• Session 5: the client took the entrance exam for the study ‘poly-lingual secretary’ at level 5 (EQF 5) and was successful. She is very motivated to start studying in this programme. She even got further approval from the social welfare service to continue studying while maintaining social support, but she should look out for a job at the same time. The counsellor explains the different possibilities to find a job and gives advice on how to improve her CV. The counsellor gave a motivational talk, which she needed.

Client 3: this client has no idea what to study. An interest test has shown a strong interest in languages. He will inform himself further on two specific study programmes to make a final choice.

  • Session 1: the counsellor discusses the background and past studies (in secondary school) with the client. The client quit in the 3rd grade (of 6) of general education and changed to technical education. His mother died when he was 16 and he had to live with his grand-father. He is very ‘addicted’ to fantasy and science fiction (both gaming and watching series) which has had an influence on his school career. Now he wants to get a diploma of secondary education. The counsellor has provided an overview of all options. The client doesn’t seem very enthusiastic about any options and has no idea what subjects he is interested in. The counsellor gives him the task to do the ‘I-Prefer’ test at home and to discuss the results in the next session.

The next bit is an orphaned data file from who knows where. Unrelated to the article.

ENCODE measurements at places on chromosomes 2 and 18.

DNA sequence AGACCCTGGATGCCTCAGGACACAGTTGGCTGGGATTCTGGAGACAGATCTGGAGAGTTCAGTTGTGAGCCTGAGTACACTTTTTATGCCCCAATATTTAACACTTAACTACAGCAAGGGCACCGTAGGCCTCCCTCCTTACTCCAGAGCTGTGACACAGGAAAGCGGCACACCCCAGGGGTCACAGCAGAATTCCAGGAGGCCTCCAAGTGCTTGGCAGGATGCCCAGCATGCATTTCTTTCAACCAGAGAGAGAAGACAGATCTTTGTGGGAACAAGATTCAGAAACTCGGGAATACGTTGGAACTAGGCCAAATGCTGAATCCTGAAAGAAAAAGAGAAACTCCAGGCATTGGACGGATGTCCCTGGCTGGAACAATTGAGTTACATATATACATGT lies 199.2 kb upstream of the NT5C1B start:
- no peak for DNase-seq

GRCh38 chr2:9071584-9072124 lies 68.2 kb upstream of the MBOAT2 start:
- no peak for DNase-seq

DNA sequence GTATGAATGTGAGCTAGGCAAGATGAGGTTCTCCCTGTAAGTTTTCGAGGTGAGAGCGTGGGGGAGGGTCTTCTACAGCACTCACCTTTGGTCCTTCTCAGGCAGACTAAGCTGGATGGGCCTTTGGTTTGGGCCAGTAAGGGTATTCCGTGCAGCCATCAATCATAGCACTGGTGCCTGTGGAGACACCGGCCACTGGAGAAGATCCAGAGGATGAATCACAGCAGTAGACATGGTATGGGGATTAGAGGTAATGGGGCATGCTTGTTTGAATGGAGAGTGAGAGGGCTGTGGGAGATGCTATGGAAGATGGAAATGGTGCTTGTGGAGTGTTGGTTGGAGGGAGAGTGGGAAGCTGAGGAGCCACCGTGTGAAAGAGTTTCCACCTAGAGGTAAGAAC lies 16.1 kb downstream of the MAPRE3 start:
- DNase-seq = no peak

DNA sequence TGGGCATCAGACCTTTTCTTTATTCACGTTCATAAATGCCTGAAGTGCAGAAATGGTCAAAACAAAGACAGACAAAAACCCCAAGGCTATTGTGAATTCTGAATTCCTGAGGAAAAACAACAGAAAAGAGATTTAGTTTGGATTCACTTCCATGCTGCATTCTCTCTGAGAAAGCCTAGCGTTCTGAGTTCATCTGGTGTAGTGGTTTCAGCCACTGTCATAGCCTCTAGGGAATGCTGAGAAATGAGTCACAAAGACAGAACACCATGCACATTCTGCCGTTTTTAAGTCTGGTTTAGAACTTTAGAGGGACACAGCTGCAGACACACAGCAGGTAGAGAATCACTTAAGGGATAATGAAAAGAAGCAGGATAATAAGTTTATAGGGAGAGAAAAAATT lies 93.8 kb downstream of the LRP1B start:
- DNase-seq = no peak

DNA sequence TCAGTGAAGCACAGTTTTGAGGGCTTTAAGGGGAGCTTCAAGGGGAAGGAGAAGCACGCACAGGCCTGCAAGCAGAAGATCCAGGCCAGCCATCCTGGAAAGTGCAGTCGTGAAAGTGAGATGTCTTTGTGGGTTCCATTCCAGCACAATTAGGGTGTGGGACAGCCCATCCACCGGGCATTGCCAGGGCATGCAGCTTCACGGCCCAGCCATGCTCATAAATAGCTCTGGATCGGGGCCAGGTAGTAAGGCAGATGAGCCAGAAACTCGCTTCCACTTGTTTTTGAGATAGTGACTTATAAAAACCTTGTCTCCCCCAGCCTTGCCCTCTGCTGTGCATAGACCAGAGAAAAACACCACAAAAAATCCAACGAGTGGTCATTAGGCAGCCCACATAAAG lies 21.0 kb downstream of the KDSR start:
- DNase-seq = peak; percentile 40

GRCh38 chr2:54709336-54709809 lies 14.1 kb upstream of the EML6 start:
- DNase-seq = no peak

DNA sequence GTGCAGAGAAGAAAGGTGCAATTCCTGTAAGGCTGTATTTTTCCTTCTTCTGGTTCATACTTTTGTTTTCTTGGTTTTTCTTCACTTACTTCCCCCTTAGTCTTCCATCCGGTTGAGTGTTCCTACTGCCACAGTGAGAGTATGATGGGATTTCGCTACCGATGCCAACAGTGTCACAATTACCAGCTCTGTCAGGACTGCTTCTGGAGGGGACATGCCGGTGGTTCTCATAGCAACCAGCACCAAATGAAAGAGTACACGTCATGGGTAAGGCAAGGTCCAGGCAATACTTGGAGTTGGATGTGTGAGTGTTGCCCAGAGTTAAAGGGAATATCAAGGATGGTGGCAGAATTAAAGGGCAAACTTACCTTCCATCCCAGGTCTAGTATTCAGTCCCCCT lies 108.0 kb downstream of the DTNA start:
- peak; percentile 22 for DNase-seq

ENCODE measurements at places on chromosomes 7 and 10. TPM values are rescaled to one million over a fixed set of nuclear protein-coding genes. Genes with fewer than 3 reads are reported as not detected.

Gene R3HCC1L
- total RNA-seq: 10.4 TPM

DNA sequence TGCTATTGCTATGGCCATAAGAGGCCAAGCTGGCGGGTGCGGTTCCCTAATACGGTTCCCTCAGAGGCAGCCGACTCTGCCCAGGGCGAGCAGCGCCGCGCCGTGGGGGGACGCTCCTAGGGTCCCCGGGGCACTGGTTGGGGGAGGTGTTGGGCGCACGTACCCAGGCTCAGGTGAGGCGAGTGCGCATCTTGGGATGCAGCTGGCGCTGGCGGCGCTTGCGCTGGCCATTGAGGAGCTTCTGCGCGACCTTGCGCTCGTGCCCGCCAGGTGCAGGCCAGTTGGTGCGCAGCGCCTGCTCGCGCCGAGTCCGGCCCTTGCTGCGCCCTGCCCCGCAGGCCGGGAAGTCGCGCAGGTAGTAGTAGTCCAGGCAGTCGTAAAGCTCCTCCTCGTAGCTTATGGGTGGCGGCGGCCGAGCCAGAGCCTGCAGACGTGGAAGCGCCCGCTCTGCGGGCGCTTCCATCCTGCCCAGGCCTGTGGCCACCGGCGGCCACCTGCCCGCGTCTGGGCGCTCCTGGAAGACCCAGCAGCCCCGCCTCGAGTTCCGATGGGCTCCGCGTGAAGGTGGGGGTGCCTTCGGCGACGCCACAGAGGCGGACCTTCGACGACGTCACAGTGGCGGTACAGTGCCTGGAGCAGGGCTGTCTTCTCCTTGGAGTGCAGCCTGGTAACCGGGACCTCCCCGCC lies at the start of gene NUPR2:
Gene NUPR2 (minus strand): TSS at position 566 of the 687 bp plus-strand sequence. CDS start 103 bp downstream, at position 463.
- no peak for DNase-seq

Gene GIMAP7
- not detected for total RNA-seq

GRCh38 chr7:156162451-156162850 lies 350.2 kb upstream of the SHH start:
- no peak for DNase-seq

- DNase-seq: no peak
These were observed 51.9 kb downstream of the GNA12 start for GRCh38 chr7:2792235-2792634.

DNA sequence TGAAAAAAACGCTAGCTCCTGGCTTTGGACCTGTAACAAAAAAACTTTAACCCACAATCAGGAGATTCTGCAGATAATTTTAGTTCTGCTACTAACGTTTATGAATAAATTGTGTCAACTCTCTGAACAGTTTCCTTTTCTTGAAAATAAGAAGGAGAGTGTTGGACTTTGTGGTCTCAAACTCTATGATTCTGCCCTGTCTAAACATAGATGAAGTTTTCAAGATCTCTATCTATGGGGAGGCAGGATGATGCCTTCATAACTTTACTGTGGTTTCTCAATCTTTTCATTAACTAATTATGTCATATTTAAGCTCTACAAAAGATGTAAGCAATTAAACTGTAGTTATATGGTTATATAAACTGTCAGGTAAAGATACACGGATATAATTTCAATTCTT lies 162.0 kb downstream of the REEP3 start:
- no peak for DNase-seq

• Session 2 (Two weeks later): evaluation of the results of the interest test: study motivation is very low, his preference goes out to languages and nothing else. Two study programmes could meet his interests; both programmes were further analysed (content of the modules). The client could combine the modules in two different centres for adult education. He is mostly interested in travel agency operator as this programme contains many languages. He does not want to start until six months later (wants to work for a while before he starts to study). He also wants to discuss the options with his grandfather. The counsellor advises him to participate in different information sessions on the programmes he is interested in, organised by the centres for adult education. The counsellor refers him to SBS (a special employment programme for young adults), and they agree that the counsellor will contact the client after the info sessions to discuss further process.